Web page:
The Port Authority of New York and New Jersey has awarded a $743.3 million contract to a joint venture of Skanska Koch and Kiewit Infrastructure Co. as part of a $1.29 billion program to increase the navigational clearance of the Bayonne Bridge.
The project will raise clearance below the bridge, or "air draft," from 151 feet to 215 feet, so larger ships can call at container terminals in Newark and Elizabeth, N.J., and on Staten Island, N.Y.
The contract announced by the agency's board of commissioners on Wednesday was one of three for bridges connecting New Jersey with Staten Island.
The agency also:
- Awarded a 40-year design-build-finance-maintain contract for a replacement for the Goethals Bridge to NYNJ Link Partnership—a joint venture of Macquarie Infrastructure, Real Assets, and Kiewit Development, together with lead contractors Kiewit Infrastructure, Weeks Marine, and Massman Construction. A $1.5 billion public-private partnership (PPP) will replace the Goethals Bridge with a new state-of-the-art cable-stayed bridge. It is the first new bridge the port authority will build since 1931 when the George Washington Bridge opened. Port authority engineers determined that building a new replacement bridge is a more cost-effective solution than repairing the existing bridge. Construction on the replacement bridge is expected to begin later this year, with initial service commencing in late 2016 and substantial completion of the bridge occurring in late 2017.
- The agency also approved a $15.3 million contract to Crisdel Group to resurface the Outerbridge Crossing, a bridge that is named after the Eugenius Harvey Outerbridge, the first chairman of the authority.
The Bayonne Bridge will remain open as it's raised. Engineers will construct a new roadway deck above the existing roadway, while traffic continues to flow on the deck below. Work will start later this year with deck removal scheduled for late 2015. This animated video shows how the bridge project will be accomplished.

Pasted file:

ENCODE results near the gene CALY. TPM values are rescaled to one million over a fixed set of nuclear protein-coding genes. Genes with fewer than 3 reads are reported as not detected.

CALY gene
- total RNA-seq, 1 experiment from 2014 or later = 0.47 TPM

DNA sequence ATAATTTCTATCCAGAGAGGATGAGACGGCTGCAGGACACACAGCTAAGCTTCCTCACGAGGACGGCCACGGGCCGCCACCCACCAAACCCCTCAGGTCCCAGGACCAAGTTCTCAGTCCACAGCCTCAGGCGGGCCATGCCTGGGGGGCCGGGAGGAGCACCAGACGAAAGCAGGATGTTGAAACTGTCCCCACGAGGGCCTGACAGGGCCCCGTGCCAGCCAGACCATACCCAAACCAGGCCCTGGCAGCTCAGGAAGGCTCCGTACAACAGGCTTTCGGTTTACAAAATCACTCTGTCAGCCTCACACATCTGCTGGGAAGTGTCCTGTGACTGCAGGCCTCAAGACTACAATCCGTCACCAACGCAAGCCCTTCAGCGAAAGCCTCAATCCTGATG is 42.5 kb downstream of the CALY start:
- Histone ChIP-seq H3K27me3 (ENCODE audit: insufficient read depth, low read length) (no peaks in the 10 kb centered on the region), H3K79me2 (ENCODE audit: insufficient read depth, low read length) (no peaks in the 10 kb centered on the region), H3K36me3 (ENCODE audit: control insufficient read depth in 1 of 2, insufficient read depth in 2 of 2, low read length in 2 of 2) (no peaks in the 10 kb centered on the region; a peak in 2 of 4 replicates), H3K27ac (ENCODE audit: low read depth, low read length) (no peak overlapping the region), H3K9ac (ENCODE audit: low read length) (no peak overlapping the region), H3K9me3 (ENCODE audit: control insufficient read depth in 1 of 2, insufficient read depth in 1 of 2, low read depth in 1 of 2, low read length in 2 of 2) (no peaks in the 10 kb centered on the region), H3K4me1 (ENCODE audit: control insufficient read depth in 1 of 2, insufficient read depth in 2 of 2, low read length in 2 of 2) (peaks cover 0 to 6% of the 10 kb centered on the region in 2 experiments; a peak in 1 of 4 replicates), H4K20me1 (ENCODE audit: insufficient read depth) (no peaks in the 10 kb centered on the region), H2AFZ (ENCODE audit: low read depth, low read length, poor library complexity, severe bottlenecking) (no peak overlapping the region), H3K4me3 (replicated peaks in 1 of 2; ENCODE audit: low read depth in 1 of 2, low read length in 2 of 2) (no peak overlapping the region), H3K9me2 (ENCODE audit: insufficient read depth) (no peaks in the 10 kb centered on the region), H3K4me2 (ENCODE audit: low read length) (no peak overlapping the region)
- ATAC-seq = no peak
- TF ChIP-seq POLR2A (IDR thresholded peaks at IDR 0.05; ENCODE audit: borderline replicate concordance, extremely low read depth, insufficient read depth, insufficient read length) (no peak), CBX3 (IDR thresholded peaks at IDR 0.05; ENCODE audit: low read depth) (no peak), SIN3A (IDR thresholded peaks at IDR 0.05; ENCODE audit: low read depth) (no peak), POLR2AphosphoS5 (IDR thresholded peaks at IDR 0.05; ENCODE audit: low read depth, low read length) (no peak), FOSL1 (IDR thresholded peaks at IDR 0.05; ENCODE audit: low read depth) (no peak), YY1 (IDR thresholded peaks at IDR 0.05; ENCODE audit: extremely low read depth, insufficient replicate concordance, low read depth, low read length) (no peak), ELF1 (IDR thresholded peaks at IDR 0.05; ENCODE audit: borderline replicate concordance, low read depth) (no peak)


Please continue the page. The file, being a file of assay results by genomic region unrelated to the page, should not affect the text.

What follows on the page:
The agency noted the bridge will be completed at around the time the enlarged Panama Canal opens, allowing larger ships from Asia using the waterway to call ports on the East Coast.
“We believe that the raised bridge will be a key element in keeping our port competitive,” said Joseph Curto, president of the New York Shipping Association (NYSA), adding it will allow a “more efficient and environmentally friendly way to move cargo along the supply chain from the point of origin to the point of destination.”
He noted in the past decade billion of dollars were invested in the port and NYSA, which represents terminal operators in the port and shipping lines, recently negotiated a new six-year labor agreement with the International Longshoremen’s Association that he said NYSA believes is “a turning point in the port’s evolution because it provides the will and the means to address many of the issues which have negative effected the port’s competitiveness and efficiency.”
"The last piece of the puzzle is the Bayonne Bridge and once this project is completed you have all the tools in place necessary to guarantee the success of this thing we call the Port of New York,” Curto said.
The port authority said the port handles 30 percent of all goods shipped to the East Coast, and supports more than 280,000 jobs. - Chris Dupin